That weekend, I felt a great sense of peace. I had put myself in the frame for three top jobs, any one of which I would enjoy doing, and I had come away from all three selection processes feeling I couldn’t have done better. Although a win would be nice, whatever happened next was going to be much easier to accept with that knowledge.
The following Monday was extraordinary. I was notified by all three organisations that the job was mine. They all gave me 24 hours to think over their offer. For me it was easy. Of course, being a CEO sounded very glamorous, and would pay the most, and working towards a doctorate while teaching social work could be a whole new way of having an exciting life. But I was very committed to public welfare services, and I wanted to play my part in making them as effective and accessible as possible. Plus the people who I privately used as benchmarks of success were all in government executive roles. So I accepted the job of Regional Director.
The Professor I spoke to at the school of social welfare wasn’t surprised. He knew me well, and he was pleased that I would be in that department at the top level. But the Superintendent of the Mission was furious. He said he and his colleagues had gone way out on a limb to convince the governing body of the church that this young agnostic could do a great job for them. We parted on frosty terms. And the next meeting I had was even more difficult. The Director General, my boss and now fellow member of the Executive, Ian Cox, called me in to his office and closed the door. I thought he might congratulate me; let me into secrets reserved for the few; but I had mis-read him completely. In an angry, rambling outburst he told me I had ‘destroyed a good man’ who he was sure ‘would have been a fine Regional Director’. It was going to be ‘very difficult’ for him to work closely with me after this ‘nasty business’.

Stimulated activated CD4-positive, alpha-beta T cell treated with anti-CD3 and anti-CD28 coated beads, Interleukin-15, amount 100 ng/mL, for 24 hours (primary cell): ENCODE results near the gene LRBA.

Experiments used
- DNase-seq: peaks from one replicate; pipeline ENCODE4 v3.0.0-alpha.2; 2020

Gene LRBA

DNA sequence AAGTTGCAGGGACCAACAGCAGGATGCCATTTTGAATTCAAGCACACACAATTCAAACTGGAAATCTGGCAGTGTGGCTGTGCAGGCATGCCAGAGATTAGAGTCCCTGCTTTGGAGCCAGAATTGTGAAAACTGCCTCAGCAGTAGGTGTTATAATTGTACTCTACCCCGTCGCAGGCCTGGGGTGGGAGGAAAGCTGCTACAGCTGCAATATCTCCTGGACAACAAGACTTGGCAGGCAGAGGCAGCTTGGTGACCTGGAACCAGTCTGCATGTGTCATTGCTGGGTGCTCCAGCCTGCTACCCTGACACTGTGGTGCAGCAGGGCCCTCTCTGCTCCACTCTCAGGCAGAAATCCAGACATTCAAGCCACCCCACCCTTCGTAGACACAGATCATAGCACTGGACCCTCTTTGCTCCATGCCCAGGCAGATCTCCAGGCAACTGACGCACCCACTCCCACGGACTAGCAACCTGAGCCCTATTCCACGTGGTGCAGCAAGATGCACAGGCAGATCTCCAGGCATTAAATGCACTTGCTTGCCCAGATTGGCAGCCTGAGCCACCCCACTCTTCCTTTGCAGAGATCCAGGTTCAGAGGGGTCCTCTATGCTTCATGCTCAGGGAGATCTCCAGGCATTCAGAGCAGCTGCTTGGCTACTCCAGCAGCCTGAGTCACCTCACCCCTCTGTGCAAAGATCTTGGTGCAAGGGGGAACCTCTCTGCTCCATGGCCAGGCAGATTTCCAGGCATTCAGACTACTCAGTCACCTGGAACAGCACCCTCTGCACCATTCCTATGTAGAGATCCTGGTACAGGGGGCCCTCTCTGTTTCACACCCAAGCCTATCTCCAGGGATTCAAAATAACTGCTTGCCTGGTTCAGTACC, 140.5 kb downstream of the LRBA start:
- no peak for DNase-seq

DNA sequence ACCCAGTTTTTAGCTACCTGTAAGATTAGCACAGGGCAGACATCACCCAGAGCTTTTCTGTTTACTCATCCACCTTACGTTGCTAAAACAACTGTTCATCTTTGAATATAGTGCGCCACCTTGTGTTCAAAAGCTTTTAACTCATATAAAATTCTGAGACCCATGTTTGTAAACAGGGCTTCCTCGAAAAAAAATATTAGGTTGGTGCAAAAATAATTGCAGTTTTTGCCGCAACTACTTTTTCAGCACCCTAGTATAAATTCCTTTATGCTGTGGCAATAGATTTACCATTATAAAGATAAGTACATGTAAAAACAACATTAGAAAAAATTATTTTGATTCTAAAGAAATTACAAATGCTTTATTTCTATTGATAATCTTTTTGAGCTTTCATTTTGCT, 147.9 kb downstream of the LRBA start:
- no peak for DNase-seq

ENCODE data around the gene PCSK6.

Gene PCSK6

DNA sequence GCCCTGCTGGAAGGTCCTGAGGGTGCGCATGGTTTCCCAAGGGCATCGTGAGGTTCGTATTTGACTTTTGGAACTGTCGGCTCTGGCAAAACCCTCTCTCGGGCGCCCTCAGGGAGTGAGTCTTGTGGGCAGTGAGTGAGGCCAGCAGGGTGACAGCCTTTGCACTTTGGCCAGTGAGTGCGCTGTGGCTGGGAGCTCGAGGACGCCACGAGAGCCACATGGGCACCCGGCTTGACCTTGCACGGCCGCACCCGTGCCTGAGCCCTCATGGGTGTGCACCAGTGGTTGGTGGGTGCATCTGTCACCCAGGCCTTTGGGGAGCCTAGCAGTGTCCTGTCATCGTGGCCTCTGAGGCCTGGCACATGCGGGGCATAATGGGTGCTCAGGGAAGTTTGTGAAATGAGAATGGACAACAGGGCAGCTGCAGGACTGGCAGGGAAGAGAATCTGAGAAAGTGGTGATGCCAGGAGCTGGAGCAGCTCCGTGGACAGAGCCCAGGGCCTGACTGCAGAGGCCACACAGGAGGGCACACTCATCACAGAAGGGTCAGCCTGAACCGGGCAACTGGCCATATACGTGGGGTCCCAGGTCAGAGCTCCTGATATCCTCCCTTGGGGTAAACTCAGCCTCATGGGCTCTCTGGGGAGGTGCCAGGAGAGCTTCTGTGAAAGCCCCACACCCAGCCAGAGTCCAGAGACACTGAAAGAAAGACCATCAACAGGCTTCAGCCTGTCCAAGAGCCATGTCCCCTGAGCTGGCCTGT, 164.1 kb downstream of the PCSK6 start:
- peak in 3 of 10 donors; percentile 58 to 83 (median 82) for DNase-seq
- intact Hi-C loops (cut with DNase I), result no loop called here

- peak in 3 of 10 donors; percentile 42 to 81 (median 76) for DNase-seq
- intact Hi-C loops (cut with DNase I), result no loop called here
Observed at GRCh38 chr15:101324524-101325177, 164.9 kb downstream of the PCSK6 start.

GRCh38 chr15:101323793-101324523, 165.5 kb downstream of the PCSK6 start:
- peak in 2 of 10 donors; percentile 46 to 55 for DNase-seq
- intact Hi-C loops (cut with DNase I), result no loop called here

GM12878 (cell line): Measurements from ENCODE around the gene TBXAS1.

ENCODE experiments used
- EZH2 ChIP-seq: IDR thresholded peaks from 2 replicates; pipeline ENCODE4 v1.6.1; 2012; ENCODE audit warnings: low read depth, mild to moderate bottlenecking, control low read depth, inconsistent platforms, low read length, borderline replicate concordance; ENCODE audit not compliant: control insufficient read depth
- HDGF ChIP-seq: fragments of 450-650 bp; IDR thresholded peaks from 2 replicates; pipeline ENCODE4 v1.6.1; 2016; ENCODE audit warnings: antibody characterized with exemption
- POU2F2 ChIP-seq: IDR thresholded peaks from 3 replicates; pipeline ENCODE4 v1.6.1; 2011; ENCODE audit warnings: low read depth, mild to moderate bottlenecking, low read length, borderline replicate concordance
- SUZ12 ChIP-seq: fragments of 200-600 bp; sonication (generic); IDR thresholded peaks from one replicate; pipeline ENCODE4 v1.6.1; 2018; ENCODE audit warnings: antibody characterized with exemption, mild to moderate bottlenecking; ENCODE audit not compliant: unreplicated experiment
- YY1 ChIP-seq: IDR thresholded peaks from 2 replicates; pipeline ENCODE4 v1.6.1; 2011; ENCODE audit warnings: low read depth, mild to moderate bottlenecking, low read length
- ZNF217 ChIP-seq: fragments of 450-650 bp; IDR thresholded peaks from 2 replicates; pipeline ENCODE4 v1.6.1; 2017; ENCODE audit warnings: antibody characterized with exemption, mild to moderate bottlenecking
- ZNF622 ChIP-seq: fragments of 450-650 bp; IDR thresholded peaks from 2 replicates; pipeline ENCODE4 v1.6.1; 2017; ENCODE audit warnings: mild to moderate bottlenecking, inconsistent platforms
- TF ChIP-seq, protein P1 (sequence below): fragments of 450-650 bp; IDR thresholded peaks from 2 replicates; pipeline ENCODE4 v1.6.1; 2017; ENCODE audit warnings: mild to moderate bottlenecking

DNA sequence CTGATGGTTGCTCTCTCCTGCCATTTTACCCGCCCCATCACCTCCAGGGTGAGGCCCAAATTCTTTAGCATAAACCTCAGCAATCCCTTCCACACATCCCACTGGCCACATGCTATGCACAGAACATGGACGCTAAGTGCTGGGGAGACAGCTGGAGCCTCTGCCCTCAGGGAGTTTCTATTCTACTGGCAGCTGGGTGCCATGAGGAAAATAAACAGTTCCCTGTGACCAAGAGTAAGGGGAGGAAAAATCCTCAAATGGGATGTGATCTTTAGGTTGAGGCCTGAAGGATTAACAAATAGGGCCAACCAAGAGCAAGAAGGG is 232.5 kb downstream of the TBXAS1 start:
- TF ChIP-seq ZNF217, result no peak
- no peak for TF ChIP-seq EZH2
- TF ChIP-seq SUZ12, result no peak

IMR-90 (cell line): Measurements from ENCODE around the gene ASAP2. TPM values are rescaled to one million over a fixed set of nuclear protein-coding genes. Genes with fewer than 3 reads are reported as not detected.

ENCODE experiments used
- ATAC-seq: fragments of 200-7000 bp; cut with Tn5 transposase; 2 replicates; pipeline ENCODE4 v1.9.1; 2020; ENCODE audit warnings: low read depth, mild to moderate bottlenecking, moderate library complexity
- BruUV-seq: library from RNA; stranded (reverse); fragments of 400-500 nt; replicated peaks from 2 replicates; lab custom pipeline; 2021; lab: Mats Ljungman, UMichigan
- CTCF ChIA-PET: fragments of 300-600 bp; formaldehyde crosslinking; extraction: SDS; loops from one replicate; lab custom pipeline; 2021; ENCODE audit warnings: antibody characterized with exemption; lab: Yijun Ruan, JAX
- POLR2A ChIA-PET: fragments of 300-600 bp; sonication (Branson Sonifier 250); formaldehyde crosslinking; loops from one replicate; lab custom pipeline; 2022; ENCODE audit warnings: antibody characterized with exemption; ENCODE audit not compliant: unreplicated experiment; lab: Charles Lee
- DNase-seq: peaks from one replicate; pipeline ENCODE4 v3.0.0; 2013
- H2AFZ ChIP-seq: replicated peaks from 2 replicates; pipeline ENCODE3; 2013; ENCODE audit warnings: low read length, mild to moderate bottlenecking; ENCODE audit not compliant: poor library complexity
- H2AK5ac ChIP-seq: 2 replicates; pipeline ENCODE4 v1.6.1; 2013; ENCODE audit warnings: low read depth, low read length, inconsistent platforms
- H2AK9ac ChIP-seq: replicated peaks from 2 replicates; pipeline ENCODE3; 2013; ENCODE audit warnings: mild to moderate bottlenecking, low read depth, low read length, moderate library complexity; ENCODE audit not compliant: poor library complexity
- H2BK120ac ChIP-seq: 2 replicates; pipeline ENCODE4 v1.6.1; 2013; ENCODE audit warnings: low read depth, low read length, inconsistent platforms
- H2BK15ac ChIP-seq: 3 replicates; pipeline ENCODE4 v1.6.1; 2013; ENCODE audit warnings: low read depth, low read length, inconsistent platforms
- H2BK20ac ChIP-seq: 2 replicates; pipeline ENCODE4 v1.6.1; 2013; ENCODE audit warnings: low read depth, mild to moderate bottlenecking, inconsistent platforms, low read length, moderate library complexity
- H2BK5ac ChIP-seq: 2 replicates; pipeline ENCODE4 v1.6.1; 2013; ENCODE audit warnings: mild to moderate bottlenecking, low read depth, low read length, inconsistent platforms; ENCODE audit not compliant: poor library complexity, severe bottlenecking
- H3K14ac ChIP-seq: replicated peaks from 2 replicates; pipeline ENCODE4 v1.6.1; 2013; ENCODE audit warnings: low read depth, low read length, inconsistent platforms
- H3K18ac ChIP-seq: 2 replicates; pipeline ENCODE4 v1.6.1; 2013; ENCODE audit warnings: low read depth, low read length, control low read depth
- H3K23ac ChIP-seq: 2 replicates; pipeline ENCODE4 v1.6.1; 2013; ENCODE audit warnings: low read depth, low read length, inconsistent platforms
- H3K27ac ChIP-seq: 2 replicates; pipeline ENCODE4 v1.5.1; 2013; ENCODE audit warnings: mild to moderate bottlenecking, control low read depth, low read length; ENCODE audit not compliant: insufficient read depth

I’d never seen him like this; bitter and unforgiving; and I still don’t get it completely. It was around that time he began having policy arguments with his ministerial boss in the government, which in less than two years’ time would end his career. Maybe my successful appeal looked like treachery from someone he thought of as a loyal acolyte. He’s long dead so I’ll never know. But a week later, we were working together, apparently happily as usual on some major issues, and it was almost as if I had dreamed those awful moments. I like to think of it as a temporary brain-fade. There was so much to admire about Ian Cox that I prefer to remember.
There I was, three weeks short of my 36th birthday, in the executive ranks at last. I had been so hungry for this, ever since my days as a primary teacher, driven by the need to put my woeful early university failures behind me; ‘to join the A-team’ as one colleague put it. It wasn’t the end of that hunger. Wanting more doesn’t just stop when you tell it to. I wouldn’t feel the profound relief of finally getting that monkey off my back for another 15 years or more. But for now, I was having some of the happiest days of my working life. Winning all the glittering prizes in one week, against the odds, is hard to beat.